Written by the TreasureGuide for the exclusive use of treasurebeachesreport.blogspot.com.
|Frederick Douglas Beach This Morning.|
|Walton Rocks Beach This Morning.|
This morning the wind was coming from the east, and I went out to see if anything was starting to happen on the beaches. I checked a couple of beaches on South Hutchinson Island, and neither had changed much. If you go back and look at the last time I posted these beaches, you'll see they look about the same.
The surf is supposed to increase Sunday and Monday. I'll be watching to see what is happening.
|Mystery Object Submitted by John C.|
I posted this mystery object some time ago. I didn't receive any guesses. My thought is that it is a lead melt. Whether it was melted accidently or intentionally is unknown. The chips or material on the bottom might be accidental too. Other than that I have no answer.
Melted lead is common. Lead was carried and made into musket balls and was used for a wide variety of other uses. Musket balls pounded or melted to be used for other things too.
I posted the following before but thought it would be worth repeating today.
|Toy Lead Cannon|
From Old Sedwick Auction.
This toy lead cannon is from a mid-1800s shipwreck The reason it caught my attention is that I once found a similar lead item. For a long time I thought it was a finial, but now I am convinced that it is probably a soldier-art cannon.
The one I found (below) was found near an 18th century cannon emplacement on Pigeon Island.
|Carved 18th Century Soldier-Art Cannon|
It is always fun to metal detect new places when you travel. It was a lot easier to travel with a metal detector before the 911 tragedy.
I would take my detector with me as carry-on luggage. Security would look at it, ask me what it was, I'd tell them, they'd scratch their heads and I'd walk on the plane with it.
St. Lucia is one island I visited a few times. On a couple of occasions I explored Pigeon Island, which is now connected to St. Lucia by a causeway.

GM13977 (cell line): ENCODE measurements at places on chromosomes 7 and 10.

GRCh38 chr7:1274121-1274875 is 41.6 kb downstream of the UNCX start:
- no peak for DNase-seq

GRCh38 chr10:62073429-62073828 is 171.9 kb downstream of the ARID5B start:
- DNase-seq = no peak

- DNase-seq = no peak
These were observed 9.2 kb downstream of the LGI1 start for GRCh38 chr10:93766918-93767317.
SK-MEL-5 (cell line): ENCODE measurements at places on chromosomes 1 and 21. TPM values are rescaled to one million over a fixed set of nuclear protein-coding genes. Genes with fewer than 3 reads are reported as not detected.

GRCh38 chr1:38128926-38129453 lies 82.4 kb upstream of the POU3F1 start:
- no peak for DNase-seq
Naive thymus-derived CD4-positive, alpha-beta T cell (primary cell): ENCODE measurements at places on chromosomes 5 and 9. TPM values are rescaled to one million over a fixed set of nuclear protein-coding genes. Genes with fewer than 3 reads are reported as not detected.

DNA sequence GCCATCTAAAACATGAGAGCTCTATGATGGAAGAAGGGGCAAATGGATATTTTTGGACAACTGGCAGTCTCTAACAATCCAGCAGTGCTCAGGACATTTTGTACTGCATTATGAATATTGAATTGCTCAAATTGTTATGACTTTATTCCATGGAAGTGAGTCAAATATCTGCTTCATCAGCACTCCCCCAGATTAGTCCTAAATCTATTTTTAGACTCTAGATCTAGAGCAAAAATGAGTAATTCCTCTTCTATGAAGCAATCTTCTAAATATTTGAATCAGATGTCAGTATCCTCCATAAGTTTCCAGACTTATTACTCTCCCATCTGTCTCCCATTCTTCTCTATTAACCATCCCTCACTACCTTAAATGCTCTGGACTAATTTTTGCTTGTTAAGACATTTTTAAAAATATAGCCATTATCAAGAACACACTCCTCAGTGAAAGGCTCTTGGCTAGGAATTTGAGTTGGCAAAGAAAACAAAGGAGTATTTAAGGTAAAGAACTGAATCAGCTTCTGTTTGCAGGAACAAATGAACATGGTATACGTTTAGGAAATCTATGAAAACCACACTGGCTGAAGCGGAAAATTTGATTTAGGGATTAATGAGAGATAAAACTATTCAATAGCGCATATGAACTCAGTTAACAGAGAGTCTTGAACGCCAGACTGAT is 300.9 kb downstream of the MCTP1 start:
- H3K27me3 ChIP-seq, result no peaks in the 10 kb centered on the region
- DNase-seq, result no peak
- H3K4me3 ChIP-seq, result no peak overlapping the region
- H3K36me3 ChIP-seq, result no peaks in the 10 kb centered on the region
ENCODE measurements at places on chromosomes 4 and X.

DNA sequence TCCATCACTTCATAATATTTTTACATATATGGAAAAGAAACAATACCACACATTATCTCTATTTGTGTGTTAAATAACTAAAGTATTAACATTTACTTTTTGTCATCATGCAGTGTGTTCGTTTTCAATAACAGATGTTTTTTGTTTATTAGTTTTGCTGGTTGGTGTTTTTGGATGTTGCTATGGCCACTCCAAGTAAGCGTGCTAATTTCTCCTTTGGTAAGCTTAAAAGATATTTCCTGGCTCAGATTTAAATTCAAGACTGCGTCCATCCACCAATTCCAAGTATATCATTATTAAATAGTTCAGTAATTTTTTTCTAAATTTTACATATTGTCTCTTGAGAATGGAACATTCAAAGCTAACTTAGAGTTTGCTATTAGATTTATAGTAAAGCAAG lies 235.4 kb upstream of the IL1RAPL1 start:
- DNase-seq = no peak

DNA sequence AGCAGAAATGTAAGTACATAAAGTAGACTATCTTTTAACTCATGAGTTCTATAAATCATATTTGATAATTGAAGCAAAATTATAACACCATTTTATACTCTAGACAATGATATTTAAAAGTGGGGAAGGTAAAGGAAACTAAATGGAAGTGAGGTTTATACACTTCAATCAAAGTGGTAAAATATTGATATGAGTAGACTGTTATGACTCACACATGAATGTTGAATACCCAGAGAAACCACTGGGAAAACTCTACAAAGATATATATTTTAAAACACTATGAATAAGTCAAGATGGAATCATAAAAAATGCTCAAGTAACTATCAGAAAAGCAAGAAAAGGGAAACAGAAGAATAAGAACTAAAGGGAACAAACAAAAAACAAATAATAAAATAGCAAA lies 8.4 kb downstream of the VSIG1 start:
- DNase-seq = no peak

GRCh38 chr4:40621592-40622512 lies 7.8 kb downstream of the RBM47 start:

There was a lot of history on the ground to see. There were a lot of historic ruins, and shards all over the place. I even eye-balled a grapeshot at the base of tree.
I left the grapeshot where it was. If it was taken on the plane and considered an explosive device, which I suppose would have been the case, the fine at the time, if I remember correctly, would have been something like $250,000. I wasn't going to chance anything like that.
Here is a little of the history of the Pigeon Island.
Pigeon Island was first occupied by the Amerindians, mainly Caribs. The island was later occupied by pirates whose leader was a Norman Captain called Francois Le Clerc. He had a wooden leg and was known to the French as Jambe de Bois. The French who owned the island in 1778 declared war on the British, who retaliated by attacking them in Saint Lucia and capturing the island. The British then built a Naval Base at Gros-Islet Bay, heavily fortifying Pigeon Island. From there they were able to monitor the French fleet in Martinique which resulted in the defeat of the French at the Battle of the Saints in 1782. Pigeon Island was therefore a key factor in the Battles between the British and the French. In 1909 a whaling station was established at Pigeon Island.
That came from the following web site.
If you look at the photos of the island, I think you will see that it is an interesting looking place.
The salvage vessel Dare is deploying a hovering autonomous underwater vehicle equipped with an EM detector to scan the deep hard-packed mud and clay in search of new targets south of the Atocha's main pile.
The surf is supposed to be up to 4 - 6 feet today and larger tomorrow.